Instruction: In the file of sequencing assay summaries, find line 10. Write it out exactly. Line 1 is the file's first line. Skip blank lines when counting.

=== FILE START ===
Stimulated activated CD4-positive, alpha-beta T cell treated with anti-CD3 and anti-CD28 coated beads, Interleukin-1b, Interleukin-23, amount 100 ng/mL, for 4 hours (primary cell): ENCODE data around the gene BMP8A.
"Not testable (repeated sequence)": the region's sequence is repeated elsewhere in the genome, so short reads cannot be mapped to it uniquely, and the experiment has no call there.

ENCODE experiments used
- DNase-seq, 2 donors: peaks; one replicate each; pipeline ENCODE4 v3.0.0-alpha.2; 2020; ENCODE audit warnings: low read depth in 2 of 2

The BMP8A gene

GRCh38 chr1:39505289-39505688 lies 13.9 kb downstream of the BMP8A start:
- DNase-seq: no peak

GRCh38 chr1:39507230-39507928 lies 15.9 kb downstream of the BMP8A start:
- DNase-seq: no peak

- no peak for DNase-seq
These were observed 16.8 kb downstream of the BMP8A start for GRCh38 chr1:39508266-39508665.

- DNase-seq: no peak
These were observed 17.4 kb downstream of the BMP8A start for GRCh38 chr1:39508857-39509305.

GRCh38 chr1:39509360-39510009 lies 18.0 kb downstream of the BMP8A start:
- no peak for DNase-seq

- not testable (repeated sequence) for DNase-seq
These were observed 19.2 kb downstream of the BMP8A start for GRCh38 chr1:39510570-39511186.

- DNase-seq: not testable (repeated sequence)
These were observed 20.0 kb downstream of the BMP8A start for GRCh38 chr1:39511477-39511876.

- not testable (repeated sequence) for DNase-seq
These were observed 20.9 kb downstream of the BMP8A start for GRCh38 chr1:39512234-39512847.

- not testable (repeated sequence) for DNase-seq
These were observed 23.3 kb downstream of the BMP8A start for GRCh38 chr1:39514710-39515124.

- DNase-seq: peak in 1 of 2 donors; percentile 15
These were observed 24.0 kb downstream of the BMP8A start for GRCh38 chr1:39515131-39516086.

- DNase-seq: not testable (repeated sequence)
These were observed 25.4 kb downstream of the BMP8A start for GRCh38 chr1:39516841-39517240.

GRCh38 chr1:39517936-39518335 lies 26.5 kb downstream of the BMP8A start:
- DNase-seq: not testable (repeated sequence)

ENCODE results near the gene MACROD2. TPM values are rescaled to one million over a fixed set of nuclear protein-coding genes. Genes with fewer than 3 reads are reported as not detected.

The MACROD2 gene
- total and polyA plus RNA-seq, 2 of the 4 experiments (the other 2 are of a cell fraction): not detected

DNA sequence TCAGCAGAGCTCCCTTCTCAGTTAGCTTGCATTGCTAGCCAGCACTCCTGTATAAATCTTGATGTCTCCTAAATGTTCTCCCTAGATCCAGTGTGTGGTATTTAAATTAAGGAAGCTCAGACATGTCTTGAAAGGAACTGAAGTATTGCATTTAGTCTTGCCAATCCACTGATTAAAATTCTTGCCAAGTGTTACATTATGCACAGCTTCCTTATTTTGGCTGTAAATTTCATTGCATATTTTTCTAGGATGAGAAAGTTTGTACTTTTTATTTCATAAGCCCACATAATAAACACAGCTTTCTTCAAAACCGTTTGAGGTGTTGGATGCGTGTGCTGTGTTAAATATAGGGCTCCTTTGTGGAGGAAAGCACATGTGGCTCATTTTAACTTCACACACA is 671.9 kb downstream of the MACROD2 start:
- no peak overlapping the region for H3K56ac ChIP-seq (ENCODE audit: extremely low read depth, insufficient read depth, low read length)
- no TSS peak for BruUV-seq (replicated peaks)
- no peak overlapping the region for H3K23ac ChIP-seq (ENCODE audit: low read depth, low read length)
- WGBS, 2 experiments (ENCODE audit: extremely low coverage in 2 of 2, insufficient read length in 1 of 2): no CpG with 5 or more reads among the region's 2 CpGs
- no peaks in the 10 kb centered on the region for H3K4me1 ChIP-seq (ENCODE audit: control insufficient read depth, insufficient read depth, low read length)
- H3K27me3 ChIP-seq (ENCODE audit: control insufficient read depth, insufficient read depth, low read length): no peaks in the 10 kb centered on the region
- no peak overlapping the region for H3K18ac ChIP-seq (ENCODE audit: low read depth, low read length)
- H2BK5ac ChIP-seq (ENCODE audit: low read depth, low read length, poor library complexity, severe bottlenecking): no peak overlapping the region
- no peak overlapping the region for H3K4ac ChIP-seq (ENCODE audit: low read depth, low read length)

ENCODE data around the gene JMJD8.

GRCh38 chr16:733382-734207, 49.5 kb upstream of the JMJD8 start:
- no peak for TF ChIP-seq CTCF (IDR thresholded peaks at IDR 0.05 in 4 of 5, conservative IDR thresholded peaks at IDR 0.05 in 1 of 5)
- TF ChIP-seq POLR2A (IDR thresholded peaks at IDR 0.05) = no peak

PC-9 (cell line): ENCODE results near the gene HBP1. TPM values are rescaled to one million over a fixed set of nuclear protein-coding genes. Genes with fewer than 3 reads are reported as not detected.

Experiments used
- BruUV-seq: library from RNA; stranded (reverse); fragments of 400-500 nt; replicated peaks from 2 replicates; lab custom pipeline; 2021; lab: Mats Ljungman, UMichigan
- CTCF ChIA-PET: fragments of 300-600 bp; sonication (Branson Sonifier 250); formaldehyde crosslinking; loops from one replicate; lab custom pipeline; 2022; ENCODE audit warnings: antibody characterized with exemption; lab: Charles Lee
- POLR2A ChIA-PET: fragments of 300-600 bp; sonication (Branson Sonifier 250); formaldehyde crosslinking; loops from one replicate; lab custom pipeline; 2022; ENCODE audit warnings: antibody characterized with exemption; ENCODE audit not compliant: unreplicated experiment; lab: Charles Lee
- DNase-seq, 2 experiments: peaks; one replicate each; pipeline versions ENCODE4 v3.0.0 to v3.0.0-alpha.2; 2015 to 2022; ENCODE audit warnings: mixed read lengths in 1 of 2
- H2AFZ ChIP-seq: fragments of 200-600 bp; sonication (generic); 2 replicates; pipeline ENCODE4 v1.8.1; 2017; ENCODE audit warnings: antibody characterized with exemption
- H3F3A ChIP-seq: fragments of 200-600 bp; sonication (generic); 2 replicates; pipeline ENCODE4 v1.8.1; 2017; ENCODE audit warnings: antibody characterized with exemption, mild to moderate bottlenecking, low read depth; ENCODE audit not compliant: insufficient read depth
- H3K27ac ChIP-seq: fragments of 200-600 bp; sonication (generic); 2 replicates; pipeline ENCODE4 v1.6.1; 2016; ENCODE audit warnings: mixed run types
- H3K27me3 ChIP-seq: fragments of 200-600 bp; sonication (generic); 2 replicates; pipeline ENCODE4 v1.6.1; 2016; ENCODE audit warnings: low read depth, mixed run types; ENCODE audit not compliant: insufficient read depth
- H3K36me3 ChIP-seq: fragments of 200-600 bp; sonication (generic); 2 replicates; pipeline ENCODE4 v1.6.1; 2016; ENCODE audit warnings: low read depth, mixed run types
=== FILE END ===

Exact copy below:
- no peak for DNase-seq